Florida vs. Florida State, Theater of Operations: Previewing the Seminoles' No. 1 defense

Melina Vastola-US PRESSWIRE

The Florida Gators head to Tallahassee to face off against the Florida State Seminoles and the No. 1-ranked defense in the country. Are the Gators ready? We're about to find out.

Florida vs. Florida State.

It's the biggest game of the season for both teams ... and the two teams that will take the field on Saturday are remarkably similar.

Both teams come into the game win with 10 wins against one loss, both teams have stellar defenses and questionable offenses, and both teams lost a game they shouldn't have. The Gators, as we know, lost to Georgia (which isn't shameful this year) and the Seminoles lost to North Carolina State (which is always shameful).

As we run down the list quickly, we see that the major difference between the teams is that the Gators' offense is ranked 106th nationally while the Seminoles' offense is ranked 14th.

Everything else is so close, and even though the Seminoles have played lesser competition all season long, it's surreal. The Seminoles have the No. 1 ranked defense, while the Gators come in at No. 4. The field goal kicking game is a wash, the return game and kick coverage units are great for both teams ... it just goes on and on.

The folks over at Tomahawk Nation are worried about the Gators' advantage in the punting game, but I think their worries are a bit overblown. The Seminoles' punter is a freshman; of course he is going to struggle. He'll get better just as Kyle Christy has for the Gators this year: Christy has improved his average over last season by more than five yards per punt.

But we're here to talk defense, mostly because the Gators offense has. at times ... okay, make that most of the time, been lethargic. And I'm pretty sure I'm being nice in that description.

Will the Gators be able to move the ball against the Seminoles defense? Well, the Gators are a running team and the 'Noles are No. 1 in the country against the run. The 'Noles are also No. 5 against the pass, but that doesn't even matter because the Gators couldn't pass against Louisiana-Lafayette and Jacksonville State.

I'm also totally not even going to discuss that the 'Noles are also No. 5 in scoring defense with their 13.1 points against average. That's partly because the Gators rank No. 3 in that category at 11.7 points against per game.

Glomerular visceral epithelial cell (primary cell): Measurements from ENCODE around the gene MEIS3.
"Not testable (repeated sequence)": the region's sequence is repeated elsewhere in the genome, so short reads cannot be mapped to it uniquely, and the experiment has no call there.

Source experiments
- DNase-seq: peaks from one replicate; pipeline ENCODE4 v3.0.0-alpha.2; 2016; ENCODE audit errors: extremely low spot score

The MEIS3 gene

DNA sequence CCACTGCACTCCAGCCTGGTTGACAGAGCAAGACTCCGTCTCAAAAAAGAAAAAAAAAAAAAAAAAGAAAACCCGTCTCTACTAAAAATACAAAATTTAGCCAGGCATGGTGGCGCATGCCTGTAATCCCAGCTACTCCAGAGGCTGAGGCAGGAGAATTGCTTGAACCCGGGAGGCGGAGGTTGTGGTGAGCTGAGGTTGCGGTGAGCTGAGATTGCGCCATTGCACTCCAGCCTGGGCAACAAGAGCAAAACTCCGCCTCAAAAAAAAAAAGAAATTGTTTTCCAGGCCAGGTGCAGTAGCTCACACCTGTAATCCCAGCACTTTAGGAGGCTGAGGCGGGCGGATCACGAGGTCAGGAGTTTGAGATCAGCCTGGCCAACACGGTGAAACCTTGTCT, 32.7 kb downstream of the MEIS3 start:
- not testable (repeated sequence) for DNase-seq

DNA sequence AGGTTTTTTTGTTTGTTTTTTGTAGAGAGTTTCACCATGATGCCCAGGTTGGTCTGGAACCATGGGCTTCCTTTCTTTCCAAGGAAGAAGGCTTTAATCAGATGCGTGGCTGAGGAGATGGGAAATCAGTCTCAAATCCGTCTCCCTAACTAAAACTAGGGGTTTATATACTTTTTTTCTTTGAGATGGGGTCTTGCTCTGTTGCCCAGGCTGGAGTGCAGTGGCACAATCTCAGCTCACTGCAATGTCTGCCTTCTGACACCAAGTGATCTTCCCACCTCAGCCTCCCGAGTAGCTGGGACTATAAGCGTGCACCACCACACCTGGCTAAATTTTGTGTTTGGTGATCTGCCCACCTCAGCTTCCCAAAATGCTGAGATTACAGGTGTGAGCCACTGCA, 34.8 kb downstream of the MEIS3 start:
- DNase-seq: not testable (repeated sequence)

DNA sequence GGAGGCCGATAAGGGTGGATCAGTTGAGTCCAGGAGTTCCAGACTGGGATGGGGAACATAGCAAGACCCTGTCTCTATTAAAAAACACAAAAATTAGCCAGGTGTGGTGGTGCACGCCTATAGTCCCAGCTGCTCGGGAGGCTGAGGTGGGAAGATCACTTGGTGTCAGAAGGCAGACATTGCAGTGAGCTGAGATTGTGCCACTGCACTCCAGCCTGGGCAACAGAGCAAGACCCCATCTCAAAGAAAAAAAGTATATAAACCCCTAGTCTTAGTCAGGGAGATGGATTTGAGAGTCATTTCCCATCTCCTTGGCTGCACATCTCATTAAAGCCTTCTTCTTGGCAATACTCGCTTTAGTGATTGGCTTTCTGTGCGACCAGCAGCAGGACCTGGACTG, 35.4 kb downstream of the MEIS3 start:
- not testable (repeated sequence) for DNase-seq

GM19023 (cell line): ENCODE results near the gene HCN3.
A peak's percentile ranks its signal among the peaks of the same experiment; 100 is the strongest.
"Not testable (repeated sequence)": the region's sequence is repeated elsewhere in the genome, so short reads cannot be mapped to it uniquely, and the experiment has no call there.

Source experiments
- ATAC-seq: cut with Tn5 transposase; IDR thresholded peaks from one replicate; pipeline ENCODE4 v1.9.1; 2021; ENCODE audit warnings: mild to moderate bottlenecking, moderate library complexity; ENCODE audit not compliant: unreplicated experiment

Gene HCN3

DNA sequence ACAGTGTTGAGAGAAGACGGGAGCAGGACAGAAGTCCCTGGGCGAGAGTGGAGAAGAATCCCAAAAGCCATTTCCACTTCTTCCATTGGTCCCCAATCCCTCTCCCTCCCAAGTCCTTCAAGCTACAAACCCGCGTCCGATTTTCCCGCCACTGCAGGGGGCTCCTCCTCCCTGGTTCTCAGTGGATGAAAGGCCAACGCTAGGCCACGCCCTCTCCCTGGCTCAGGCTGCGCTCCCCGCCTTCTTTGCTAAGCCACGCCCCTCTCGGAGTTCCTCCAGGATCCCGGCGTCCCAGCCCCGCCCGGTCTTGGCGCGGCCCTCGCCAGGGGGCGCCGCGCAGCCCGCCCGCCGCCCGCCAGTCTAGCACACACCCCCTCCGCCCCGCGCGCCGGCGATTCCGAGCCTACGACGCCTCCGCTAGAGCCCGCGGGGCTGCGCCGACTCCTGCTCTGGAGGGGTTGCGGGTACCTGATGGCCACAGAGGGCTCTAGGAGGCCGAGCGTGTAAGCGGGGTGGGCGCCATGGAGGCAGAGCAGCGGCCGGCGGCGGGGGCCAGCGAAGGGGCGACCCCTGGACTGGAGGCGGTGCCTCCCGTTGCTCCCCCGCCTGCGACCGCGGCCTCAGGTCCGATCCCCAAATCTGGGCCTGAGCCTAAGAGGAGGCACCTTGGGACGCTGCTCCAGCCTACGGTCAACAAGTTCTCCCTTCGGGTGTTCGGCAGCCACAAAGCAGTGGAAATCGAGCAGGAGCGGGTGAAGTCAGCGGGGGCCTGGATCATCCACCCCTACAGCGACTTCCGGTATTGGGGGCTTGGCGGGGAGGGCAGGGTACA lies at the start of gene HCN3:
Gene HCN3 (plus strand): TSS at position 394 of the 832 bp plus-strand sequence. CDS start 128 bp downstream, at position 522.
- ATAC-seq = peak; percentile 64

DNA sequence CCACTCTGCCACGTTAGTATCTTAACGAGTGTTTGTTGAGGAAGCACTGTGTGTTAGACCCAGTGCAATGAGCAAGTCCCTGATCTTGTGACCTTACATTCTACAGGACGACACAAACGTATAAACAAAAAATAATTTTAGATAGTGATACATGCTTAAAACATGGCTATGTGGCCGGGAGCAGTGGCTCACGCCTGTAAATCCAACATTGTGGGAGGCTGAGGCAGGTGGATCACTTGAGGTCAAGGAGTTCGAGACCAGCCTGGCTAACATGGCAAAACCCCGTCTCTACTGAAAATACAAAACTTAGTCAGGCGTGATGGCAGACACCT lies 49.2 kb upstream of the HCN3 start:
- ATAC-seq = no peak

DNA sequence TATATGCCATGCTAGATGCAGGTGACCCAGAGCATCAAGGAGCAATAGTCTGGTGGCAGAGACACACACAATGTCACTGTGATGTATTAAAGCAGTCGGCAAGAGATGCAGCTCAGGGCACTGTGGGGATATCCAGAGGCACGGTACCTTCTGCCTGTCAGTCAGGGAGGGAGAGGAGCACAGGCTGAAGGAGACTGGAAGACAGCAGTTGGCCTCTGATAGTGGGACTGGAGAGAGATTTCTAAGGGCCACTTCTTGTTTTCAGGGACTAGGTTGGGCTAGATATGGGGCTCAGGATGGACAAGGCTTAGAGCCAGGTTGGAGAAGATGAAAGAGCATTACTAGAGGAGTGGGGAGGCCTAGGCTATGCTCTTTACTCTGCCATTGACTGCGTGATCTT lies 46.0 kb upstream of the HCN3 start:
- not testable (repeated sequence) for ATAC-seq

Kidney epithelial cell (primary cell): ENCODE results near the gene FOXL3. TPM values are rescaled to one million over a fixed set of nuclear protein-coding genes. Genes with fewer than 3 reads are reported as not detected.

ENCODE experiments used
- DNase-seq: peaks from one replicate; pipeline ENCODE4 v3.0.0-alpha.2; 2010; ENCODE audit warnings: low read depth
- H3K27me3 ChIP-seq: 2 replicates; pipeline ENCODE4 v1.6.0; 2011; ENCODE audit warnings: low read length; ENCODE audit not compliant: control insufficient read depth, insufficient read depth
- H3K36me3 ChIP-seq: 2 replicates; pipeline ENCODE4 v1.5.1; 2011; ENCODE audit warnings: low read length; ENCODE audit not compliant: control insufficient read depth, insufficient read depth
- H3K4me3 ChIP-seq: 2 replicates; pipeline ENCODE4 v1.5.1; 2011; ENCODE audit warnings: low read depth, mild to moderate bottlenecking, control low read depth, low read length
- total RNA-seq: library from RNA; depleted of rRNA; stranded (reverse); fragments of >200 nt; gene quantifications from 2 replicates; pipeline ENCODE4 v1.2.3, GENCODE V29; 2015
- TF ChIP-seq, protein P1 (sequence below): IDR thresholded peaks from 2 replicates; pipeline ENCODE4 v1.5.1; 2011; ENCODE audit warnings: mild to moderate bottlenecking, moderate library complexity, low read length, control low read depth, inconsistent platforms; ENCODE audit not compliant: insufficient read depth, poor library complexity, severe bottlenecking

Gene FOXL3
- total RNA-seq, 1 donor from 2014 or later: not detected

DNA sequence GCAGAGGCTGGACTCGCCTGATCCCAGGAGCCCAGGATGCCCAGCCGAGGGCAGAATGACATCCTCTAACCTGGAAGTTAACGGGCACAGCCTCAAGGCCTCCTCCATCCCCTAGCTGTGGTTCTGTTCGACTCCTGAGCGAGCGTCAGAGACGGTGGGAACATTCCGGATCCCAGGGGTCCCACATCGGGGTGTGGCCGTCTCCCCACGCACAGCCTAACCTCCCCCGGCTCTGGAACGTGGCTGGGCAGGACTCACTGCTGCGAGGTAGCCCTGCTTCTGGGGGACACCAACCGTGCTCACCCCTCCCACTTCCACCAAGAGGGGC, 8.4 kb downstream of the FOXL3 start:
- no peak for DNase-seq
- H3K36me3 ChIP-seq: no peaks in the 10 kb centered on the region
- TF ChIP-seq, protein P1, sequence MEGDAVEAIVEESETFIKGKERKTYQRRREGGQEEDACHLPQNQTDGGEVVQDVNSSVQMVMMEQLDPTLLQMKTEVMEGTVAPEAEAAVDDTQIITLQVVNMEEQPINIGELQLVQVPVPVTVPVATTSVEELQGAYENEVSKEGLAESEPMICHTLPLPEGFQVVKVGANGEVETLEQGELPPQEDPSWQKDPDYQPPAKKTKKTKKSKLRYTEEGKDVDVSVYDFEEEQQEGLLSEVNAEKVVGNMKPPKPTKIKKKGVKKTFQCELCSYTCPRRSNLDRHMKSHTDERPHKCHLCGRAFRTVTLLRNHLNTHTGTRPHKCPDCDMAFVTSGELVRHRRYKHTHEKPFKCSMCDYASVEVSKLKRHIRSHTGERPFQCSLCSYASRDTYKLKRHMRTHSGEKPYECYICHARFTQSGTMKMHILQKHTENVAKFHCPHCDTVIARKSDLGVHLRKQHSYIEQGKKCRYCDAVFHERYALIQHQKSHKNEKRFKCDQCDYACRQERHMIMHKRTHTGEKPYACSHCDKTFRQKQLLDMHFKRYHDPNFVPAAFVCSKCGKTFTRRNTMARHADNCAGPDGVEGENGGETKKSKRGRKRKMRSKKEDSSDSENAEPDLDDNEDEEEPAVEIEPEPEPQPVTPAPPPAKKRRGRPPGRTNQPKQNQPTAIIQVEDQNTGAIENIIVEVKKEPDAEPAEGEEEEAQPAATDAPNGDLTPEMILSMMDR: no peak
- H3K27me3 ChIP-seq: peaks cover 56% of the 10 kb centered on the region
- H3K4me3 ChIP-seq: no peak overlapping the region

First one to 14 points wins! (Maybe?)

Play No. 1: Tank Carradine's sack of Tajh Boyd of Clemson


(Photo courtesy of ESPN)

Carradine is going to come off the edge untouched, mostly because the linebacker blitzing leaves the right tackle confused on whom to block.


(Photo courtesy of ESPN)

It's like he's never seen a blitz before.


(Photo courtesy of ESPN)

Carradine gets to Boyd and doesn't miss the tackle.

Play No. 2: Terrence Brooks' interception against Mike Glennon of N.C. State


(Photo courtesy of ESPN)

Soft coverage here by the Seminole defense on third down.


(Photo courtesy of ESPN)

Not really a whole lot of pressure either. But that isn't all that surprising when you're guarding against the pass.


(Photo courtesy of ESPN)

As the ball is in the air, you can see that Brooks has not made his appearance in the screen yet. The wide receiver commits the cardinal sin, though: He doesn't come back to the ball.


(Photo courtesy of ESPN)

Brooks swoops in at the last second, gets in front of the receiver, and intercepts the ball.

Play No. 3: Bjoern Werner's sack of Shawn Petty of Maryland

I've said this a couple of times on here over the course of the season, so I'll only say it one more time. Werner is one of the best defensive ends the Gators will face this year, and may well be the best. You can believe me or not, but I'd caution you to at the very least not take that statement lightly.

It's also not just his ability to rush the quarterback that stands out: He gets his hands up to knock down passes, creates a lot of mismatches for his fellow defensive linemen, and he can drop back into coverage on occasion. He's also quite strong. Werner can pretty much do it all.


(Photo courtesy of ESPN)

This play here is a perfect example of the second paragraph. He's going to take on two blockers with hardly any issue.

From a closer angle:


(Photo courtesy of ESPN)

Werner does a swim move to push the running back out of the way.


(Photo courtesy of ESPN)

While still getting blocked, he gets to the quarterback. Granted, he got a little help from a quarterback who meandered into his area, but, still, it's a great sack.

In what is expected to be a close game, I can see this game turning out three different ways. A close defensive Gators victory, a close defensive Seminoles victory, or a blowout in favor of the Seminoles. My gut tells me it's more likely going to be one of the latter two, but I'm still remaining positive.

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